CHICAGO — Mayor Brandon Johnson announced a multi-million-dollar effort to fund violence prevention activities in Chicago this summer.
The announcement Thursday at 63rd Street Beach in Jackson Park ahead of Memorial Day weekend includes $2.5 million in private grants that will benefit more than 250 local organizations across 24 communities, an expansion of the existing Partnership for Safe and Peaceful Communities program. Johnson’s administration helped raise the money, and more funding is expected, his office said.
The groups receiving the money will host “fun, safe programing and activities for young people” during the summer months, the mayor said.
The $2.5 million investment comes from the Partnership for Safe and Peaceful Communities’ Chicago Fund, a coalition of more than 50 foundations and funders who invest in evidence-based solutions to address gun violence.
Neighborhood activations will take place across the South and West Sides, including in Austin, Little Village, Lawndale and Englewood. Organizations chosen received up to $10,000.
“Grant funding will empower grassroots organizations that intimately know their communities to take powerful underground action in their neighborhoods to promote peace and safety through enrichment,” Johnson said.
Esther Franco-Payne, executive director of the Partnership for Safe and Peaceful Communities, estimates the investment will impact thousands of youth across the city with “1,000 young people in Englewood” alone slated to participate in activities like gardening, basketball tournaments, restorative justice circles, media and storytelling, literacy training and more.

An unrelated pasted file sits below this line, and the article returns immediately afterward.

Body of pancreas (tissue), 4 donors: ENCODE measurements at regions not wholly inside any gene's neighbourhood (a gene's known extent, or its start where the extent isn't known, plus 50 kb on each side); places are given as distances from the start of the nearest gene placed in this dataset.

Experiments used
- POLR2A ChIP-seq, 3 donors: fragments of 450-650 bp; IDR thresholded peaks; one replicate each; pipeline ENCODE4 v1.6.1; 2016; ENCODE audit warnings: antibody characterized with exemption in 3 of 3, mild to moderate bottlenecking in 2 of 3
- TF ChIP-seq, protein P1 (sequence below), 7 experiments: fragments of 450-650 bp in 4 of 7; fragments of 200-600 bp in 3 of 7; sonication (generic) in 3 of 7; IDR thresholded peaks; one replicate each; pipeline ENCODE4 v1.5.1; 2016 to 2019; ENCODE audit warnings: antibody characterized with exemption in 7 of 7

Chicago police will have an increased presence over the weekend throughout the city as they have in years past, Interim Police Supt. Fred Waller said. This includes conducting bag checks at all of Chicago’s beaches, Millennium Park and various events across the city.
The department will also be canceling a day off this holiday weekend for all officers in order to have enough manpower — standard practice every year, Waller told reporters Thursday.
Waller reiterated that all neighborhoods will be adequately staffed, not just Downtown. Officers will be tasked with “thwarting” any type of gatherings that “might get out of hand.”
“We will also have intervention people down there to help us out with that … so it’ll be a collaborative effort to try to keep everybody peaceful and enjoying the holiday weekend,” Waller said.
In addition, the state is sending a team of peacekeepers into neighborhoods, Gov. JB Pritzker’s office announced. Their role is to prevent violence by being present in areas where violence might emerge. Peacekeepers maintain communication with police but aren’t consistently debriefing officers, said Waller.
In April, before Johnson took office, a youth gathering Downtown turned violent, with two teens wounded in a shooting and a couple randomly attacked by a group of people. The incidents sparked outcry from area aldermen who said the city was grossly unprepared.
Last year, Lightfoot pushed and successfully passed a 10 p.m. citywide curfew, despite opposition from activists and alderpeople who said it wasn’t an evidence-based solution. An investigation by Block Club Chicago found the curfew had little to no impact on crime and was more widely enforced on the city’s South and West Sides.
In response to questions from reporters about police being adequately prepared for the holiday weekend, Johnson stressed that the solution to combatting violence was not “a simple strategy around policing.”
“Make no mistake about it that this administration has made it very clear that we are going to invest in people,” Johnson said. “We want to make sure that the work that we do, not just for this weekend but throughout the summer and into the fall, that we’re going to create as many opportunities as possible.”
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